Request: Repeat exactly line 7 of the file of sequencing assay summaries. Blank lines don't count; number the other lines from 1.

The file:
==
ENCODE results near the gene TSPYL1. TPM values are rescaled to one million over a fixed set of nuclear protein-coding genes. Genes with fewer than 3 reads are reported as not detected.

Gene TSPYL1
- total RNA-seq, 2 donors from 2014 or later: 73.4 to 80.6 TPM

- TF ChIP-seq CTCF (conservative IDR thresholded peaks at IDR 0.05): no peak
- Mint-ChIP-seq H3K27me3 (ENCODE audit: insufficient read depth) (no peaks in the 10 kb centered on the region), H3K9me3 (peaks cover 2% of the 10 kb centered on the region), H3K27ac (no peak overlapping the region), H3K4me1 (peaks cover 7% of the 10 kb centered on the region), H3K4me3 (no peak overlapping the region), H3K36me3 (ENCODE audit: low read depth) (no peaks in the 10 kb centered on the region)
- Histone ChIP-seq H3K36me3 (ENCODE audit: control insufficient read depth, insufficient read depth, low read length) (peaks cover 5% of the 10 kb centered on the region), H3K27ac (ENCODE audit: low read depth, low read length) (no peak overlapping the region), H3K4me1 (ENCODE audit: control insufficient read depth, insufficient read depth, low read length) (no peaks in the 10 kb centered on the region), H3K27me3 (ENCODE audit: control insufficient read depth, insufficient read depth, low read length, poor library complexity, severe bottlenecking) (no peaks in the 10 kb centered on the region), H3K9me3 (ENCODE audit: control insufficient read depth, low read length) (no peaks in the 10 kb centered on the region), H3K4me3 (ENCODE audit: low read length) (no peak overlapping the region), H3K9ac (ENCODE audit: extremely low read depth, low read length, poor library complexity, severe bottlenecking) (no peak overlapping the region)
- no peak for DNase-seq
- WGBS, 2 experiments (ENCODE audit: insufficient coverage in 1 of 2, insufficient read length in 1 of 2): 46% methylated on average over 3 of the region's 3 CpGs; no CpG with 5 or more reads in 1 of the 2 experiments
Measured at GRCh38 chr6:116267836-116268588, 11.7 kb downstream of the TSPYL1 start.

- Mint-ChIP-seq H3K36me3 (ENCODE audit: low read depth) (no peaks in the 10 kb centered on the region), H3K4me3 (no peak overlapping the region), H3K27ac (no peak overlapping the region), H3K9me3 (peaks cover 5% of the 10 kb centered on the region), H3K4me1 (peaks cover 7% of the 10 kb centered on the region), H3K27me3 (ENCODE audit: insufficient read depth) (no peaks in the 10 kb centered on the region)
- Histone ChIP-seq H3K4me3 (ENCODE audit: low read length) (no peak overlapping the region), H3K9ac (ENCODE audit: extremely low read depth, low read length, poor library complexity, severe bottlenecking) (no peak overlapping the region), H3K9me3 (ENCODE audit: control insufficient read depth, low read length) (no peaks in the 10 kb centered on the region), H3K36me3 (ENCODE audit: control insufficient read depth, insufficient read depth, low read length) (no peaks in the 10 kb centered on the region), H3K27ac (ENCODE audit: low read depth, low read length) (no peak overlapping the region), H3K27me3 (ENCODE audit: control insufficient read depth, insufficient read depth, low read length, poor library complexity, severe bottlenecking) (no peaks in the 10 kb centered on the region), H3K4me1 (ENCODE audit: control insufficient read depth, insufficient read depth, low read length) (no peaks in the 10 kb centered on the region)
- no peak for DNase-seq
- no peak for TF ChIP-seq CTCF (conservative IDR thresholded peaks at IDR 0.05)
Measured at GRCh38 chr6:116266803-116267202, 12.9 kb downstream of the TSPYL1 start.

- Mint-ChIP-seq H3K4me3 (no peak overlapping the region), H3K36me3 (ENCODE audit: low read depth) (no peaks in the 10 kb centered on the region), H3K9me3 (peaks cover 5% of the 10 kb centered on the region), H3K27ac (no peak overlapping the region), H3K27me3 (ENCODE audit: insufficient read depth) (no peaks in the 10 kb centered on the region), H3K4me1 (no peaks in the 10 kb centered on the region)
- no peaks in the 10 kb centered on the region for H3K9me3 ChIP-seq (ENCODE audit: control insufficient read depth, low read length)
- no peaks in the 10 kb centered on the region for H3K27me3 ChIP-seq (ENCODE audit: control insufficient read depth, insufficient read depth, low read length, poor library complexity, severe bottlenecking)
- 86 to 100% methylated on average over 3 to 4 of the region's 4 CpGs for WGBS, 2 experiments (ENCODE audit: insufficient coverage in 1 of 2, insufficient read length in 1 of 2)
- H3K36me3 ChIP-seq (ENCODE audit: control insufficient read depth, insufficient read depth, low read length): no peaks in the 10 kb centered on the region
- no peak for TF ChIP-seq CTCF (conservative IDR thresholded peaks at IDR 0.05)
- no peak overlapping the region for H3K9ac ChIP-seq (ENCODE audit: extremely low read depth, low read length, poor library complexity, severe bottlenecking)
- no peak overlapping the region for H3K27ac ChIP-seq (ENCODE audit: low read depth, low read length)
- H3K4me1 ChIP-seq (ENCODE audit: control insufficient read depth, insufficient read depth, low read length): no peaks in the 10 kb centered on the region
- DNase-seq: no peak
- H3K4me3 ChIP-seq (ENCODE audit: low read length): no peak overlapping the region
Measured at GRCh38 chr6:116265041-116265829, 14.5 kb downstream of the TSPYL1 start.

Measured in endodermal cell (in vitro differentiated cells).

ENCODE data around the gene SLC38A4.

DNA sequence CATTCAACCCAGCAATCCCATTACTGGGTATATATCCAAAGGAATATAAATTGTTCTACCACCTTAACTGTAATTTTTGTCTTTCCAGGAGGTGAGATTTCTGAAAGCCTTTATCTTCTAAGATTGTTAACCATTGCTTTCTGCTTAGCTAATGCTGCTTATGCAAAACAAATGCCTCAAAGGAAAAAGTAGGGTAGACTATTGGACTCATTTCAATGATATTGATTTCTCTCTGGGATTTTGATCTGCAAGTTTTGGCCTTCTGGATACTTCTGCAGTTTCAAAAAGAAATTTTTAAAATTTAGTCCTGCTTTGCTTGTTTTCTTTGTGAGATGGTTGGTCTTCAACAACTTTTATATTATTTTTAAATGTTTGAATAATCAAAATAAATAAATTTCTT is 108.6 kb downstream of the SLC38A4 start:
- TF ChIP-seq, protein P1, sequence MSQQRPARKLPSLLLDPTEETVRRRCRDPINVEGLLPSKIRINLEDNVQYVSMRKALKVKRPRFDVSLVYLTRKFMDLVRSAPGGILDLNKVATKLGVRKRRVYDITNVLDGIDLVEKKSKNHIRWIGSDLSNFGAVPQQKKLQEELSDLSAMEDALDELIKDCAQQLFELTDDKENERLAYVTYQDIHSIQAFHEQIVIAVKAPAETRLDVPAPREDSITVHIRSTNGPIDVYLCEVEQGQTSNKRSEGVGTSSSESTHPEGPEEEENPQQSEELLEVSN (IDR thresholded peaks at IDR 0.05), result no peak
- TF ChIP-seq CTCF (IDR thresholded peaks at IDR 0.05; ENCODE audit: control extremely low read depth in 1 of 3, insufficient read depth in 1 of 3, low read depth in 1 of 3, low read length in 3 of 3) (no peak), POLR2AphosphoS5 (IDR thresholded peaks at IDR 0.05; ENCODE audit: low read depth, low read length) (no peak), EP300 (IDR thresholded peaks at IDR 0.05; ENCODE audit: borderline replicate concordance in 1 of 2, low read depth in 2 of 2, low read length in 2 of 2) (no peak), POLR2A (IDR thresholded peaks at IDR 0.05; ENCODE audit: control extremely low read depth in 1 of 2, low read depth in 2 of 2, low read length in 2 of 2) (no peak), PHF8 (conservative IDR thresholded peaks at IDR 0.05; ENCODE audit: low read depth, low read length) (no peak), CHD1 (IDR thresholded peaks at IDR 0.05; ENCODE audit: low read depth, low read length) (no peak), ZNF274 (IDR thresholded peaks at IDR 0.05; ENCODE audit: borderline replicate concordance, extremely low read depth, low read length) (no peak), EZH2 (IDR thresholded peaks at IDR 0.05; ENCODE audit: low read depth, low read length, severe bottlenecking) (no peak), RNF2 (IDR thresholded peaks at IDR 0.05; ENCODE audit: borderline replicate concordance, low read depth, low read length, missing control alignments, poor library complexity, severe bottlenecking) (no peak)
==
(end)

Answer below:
- no peak for DNase-seq